One Saturday, I visited the town of Al Walaja with an activist I had met. The town is being surrounded by the barrier wall on all sides, as fields, orchards, backyards, and family cemeteries are cut off from the families who need them to be able to go about their daily lives. Because it was Shabbat, the construction workers were not there and the hillside was quiet. Some residents suggested I park in their driveway so as not to block the narrow road, and later invited me in for tea. We were barely able to communicate but I learned that several photographers had already come through, and I was relieved to hear that their story was already getting out through press channels. I was able to walk around the construction site freely.
The entrance to Al Walaja lies straight ahead in between these two road signs, but it is not marked.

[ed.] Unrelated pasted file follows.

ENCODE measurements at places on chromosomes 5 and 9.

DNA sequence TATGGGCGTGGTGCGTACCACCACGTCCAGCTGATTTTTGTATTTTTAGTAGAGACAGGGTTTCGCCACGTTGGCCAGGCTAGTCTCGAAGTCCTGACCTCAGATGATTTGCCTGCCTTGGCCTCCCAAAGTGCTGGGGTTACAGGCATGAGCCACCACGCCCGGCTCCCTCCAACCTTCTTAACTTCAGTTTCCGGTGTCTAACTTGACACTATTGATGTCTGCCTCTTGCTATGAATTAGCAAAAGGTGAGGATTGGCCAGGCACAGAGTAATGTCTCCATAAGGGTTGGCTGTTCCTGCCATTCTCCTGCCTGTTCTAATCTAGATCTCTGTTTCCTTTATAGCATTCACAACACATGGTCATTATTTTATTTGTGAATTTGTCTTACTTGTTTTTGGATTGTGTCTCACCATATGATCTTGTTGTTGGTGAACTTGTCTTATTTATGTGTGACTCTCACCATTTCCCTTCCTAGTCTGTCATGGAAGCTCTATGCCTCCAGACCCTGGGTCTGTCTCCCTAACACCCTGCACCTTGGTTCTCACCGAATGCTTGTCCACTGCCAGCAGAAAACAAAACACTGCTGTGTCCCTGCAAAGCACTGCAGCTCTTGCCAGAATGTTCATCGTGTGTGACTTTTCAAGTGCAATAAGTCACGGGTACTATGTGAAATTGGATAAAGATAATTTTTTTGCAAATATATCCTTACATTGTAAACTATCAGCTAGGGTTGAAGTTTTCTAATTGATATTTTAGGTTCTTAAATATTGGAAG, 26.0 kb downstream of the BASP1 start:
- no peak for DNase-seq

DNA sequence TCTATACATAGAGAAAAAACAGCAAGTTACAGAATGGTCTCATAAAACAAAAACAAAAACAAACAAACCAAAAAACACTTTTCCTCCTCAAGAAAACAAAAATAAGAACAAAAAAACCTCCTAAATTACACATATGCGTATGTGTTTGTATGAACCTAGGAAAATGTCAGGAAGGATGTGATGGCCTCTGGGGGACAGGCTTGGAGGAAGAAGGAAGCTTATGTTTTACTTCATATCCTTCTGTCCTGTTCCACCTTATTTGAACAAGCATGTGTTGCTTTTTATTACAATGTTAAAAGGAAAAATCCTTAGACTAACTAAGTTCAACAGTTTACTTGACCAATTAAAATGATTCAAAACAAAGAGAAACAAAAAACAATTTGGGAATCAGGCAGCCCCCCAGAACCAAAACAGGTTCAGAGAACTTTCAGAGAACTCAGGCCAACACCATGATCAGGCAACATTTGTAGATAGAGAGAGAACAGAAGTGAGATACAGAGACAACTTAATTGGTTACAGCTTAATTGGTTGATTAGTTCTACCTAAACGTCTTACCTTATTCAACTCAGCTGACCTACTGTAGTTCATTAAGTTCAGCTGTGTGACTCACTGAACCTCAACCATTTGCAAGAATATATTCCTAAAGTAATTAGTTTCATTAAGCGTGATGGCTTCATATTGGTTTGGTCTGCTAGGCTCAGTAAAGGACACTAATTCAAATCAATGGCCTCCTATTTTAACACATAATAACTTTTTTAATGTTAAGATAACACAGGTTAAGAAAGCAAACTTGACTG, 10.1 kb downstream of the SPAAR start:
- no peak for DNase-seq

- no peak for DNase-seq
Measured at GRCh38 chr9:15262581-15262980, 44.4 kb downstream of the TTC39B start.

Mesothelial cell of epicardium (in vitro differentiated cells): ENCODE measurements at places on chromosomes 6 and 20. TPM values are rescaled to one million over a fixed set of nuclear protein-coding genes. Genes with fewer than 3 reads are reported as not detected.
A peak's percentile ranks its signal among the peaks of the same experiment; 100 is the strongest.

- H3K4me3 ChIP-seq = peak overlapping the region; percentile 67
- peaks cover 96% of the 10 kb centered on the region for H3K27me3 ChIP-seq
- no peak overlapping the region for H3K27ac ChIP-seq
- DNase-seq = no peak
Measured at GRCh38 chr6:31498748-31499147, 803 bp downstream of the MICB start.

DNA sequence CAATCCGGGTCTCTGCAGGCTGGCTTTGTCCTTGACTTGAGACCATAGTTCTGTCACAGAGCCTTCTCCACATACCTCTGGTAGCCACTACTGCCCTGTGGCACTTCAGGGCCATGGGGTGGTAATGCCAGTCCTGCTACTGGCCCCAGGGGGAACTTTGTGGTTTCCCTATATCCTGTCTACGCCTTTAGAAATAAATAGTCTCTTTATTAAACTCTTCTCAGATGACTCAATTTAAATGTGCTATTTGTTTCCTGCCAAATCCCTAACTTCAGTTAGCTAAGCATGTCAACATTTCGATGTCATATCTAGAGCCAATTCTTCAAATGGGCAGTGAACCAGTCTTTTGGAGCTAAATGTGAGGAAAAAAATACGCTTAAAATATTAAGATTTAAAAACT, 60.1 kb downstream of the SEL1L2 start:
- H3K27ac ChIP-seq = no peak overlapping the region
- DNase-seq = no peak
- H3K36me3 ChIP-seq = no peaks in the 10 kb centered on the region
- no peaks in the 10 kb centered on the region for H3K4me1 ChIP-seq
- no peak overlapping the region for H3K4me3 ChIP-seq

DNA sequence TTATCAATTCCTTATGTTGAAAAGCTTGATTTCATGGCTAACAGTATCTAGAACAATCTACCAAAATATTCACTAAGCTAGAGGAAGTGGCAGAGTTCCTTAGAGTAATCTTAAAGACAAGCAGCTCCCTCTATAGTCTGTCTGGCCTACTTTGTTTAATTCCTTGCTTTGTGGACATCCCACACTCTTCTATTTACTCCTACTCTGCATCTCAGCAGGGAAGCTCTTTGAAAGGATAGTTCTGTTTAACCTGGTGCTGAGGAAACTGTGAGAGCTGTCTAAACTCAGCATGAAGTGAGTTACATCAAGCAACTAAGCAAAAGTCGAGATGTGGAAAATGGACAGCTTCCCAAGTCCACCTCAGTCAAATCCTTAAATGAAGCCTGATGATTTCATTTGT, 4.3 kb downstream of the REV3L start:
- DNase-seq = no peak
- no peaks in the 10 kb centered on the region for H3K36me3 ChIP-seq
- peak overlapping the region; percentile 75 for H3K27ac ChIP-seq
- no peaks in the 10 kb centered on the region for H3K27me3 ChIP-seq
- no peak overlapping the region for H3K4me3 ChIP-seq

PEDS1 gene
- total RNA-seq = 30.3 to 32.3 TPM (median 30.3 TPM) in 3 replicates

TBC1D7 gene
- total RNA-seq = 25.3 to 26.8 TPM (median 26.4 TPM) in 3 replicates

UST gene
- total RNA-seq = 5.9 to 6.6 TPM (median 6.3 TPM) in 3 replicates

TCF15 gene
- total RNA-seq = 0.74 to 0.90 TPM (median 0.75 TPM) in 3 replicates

The road into Al Walaja flanked by Har Gilo settlement, new construction.
The barrier wall between Har Gilo and Al Walaja. At the left is a small lean-to that settlers use to guard the wall. The day I went, two men hung around with rifles and dogs, and they challenged me as I approached. Sorry for the lame composition, but when I took the picture of the wall, I hadn’t really noticed the lean-to yet, and after they yelled at me and saw my camera, I was afraid to go back.
Palestinian home. Construction was halted because it faces the settlement.
This image shows the planned route of the wall on the northwestern side of Al Walaja, and the roads that lead into Jerusalem from the south; Jerusalem in the distance; and just inside the wall construction route in the lower left hand corner, a guy on a horse.
Al Walaja used to cover several hilltops in the area and is now reduced to just one; it is the last remaining hilltop occupied by Palestinians near the southern entrance to Jersualem.
Merry Christmas from Palestine